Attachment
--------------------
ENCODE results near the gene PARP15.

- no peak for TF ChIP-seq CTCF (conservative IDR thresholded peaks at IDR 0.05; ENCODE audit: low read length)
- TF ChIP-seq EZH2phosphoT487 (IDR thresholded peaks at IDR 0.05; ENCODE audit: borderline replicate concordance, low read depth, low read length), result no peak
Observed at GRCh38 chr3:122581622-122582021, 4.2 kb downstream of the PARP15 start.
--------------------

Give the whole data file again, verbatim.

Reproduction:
ENCODE results near the gene PARP15.

- no peak for TF ChIP-seq CTCF (conservative IDR thresholded peaks at IDR 0.05; ENCODE audit: low read length)
- TF ChIP-seq EZH2phosphoT487 (IDR thresholded peaks at IDR 0.05; ENCODE audit: borderline replicate concordance, low read depth, low read length), result no peak
Observed at GRCh38 chr3:122581622-122582021, 4.2 kb downstream of the PARP15 start.